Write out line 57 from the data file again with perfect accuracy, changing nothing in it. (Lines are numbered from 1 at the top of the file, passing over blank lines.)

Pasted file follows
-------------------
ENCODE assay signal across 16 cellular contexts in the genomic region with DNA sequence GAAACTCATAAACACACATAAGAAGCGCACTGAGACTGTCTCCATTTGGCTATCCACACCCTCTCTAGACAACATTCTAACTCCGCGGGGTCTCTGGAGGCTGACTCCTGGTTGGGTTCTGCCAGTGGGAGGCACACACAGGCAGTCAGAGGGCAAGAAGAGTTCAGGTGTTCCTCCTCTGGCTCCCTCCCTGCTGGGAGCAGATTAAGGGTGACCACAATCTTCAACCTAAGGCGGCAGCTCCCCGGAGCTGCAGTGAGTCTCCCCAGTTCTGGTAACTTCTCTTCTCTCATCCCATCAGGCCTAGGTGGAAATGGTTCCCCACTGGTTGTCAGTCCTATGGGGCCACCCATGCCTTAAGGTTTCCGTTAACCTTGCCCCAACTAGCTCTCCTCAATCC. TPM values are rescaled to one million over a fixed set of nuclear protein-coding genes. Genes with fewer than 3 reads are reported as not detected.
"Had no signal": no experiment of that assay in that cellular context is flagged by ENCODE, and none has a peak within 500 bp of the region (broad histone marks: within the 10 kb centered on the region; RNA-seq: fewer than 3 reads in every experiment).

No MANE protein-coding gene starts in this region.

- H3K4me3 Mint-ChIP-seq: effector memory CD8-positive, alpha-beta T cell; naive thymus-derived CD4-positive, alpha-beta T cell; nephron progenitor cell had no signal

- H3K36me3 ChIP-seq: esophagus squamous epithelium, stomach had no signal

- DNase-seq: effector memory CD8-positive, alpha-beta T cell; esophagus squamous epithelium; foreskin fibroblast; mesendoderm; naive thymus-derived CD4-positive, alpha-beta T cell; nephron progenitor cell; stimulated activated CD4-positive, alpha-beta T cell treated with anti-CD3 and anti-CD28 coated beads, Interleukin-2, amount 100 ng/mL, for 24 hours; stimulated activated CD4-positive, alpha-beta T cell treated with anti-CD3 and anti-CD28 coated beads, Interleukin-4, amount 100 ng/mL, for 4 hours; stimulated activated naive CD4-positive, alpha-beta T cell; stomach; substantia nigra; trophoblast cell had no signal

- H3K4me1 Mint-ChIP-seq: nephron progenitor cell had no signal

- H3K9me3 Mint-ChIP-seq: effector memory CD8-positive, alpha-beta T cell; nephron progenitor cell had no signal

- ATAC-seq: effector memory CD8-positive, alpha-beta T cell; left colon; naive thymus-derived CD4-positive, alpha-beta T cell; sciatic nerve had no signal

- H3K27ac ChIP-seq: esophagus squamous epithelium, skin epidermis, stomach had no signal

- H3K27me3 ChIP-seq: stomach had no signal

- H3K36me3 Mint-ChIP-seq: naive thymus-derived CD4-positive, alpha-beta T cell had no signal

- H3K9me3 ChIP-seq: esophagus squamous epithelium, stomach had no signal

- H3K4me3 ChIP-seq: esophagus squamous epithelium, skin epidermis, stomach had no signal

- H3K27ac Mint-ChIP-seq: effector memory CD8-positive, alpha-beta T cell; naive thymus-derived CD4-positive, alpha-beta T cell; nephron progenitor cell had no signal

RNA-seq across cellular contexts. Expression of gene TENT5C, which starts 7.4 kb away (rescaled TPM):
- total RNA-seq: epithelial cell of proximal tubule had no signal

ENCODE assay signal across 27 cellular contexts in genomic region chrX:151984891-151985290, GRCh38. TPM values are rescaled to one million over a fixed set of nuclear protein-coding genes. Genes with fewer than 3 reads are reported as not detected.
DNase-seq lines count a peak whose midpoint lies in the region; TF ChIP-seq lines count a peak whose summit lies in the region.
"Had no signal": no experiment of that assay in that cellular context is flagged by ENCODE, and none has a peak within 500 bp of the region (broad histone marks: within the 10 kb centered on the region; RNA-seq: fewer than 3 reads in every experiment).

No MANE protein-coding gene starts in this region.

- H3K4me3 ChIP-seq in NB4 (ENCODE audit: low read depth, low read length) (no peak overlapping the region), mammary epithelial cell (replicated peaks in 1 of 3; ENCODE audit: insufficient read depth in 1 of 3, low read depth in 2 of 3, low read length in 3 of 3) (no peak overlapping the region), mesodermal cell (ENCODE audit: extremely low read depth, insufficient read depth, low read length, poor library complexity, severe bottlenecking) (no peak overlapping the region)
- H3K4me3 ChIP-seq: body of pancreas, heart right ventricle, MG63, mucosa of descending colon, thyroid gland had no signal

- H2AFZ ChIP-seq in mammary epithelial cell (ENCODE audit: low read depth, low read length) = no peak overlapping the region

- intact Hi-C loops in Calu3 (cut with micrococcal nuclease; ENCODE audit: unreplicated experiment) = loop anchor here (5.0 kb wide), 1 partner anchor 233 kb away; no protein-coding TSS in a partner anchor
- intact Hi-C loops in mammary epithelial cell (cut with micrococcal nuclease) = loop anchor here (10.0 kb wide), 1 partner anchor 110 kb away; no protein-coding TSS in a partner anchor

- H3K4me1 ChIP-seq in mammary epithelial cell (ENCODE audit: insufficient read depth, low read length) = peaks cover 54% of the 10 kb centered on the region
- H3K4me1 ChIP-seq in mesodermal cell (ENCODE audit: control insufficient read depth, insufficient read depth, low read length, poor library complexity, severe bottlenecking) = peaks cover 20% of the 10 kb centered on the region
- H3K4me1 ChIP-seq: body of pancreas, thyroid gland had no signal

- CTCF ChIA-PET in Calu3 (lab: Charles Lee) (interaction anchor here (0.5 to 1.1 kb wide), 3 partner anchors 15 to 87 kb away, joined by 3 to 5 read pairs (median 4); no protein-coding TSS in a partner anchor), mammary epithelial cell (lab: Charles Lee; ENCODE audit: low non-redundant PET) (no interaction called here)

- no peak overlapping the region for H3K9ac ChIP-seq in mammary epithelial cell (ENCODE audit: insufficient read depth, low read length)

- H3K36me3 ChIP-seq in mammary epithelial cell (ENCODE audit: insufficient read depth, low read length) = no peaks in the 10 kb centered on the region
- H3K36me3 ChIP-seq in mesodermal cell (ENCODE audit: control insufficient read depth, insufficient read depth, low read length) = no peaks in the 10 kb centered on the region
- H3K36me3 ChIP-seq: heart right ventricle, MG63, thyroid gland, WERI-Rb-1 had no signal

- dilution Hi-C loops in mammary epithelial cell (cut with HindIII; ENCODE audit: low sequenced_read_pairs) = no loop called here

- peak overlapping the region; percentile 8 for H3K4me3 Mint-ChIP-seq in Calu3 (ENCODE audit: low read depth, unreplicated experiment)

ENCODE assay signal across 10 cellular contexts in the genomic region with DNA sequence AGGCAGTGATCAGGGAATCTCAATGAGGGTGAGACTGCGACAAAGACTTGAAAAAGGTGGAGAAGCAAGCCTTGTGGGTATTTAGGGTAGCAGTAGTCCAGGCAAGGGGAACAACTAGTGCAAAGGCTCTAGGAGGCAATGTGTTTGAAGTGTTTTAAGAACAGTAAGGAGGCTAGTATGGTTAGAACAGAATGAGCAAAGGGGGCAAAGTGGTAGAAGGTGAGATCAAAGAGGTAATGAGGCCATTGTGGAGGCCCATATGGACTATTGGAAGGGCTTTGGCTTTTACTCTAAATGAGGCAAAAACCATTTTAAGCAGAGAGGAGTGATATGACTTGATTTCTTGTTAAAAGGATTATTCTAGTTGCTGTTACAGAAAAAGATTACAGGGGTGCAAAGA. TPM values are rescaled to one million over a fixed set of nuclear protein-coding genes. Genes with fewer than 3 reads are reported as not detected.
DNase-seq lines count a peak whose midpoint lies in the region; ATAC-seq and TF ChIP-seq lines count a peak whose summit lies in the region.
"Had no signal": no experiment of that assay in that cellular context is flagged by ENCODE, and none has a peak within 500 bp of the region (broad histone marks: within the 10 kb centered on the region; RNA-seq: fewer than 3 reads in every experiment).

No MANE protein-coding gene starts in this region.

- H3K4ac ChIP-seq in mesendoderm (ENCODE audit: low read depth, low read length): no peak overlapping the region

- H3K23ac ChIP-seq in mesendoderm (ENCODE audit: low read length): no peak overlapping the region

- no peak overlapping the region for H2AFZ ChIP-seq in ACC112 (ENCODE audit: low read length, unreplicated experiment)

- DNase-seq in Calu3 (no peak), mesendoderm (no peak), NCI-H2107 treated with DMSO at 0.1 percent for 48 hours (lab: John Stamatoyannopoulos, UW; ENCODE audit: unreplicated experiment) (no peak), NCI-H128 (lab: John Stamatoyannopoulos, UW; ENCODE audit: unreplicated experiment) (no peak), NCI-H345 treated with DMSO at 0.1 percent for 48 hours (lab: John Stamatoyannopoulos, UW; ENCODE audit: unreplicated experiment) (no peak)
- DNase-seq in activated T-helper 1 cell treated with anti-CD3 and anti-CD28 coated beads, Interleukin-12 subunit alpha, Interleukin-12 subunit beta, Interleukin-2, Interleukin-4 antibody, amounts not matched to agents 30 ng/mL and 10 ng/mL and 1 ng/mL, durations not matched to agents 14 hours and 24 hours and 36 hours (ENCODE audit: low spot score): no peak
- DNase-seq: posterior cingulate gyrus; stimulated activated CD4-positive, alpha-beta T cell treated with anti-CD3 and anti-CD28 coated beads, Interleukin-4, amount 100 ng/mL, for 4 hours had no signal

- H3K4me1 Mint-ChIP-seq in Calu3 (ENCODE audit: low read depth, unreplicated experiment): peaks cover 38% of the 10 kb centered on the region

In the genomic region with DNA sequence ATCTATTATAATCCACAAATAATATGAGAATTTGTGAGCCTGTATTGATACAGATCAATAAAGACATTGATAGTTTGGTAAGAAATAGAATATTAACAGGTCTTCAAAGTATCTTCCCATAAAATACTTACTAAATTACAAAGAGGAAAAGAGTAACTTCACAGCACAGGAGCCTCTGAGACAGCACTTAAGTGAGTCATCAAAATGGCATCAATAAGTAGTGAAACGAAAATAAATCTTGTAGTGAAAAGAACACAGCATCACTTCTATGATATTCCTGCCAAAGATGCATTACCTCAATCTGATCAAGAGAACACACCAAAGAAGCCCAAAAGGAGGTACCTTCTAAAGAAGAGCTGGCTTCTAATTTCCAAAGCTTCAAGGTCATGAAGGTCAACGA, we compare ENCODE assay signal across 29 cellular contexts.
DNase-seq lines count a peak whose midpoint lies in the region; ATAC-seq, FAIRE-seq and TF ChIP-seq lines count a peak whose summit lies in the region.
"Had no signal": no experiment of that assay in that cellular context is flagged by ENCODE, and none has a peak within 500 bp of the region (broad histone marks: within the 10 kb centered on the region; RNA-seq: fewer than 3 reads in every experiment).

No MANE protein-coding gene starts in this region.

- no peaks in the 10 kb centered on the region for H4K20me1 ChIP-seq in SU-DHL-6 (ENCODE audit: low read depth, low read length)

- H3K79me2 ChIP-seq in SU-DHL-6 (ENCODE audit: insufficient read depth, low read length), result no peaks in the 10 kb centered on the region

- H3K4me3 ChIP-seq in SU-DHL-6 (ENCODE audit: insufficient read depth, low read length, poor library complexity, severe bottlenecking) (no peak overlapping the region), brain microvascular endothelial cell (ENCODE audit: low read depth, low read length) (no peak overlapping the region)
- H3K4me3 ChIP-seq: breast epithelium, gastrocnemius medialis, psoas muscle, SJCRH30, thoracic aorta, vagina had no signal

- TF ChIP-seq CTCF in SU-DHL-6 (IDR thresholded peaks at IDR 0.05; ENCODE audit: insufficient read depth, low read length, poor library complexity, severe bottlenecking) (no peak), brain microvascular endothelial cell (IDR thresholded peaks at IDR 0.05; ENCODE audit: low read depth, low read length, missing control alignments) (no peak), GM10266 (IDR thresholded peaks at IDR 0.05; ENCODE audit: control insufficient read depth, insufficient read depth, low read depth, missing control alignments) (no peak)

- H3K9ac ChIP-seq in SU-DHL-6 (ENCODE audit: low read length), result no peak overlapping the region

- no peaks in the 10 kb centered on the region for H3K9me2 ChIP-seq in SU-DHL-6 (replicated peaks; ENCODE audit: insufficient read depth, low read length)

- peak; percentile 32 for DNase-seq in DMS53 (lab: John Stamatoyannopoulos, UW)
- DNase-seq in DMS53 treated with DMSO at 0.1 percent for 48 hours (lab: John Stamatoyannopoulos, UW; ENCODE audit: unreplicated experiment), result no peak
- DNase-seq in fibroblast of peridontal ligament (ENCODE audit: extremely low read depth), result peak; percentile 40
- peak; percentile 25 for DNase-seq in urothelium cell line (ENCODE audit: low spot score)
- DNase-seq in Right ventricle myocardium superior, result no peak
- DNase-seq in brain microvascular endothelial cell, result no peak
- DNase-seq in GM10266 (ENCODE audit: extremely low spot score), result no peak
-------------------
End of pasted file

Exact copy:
- H3K9ac ChIP-seq in SU-DHL-6 (ENCODE audit: low read length), result no peak overlapping the region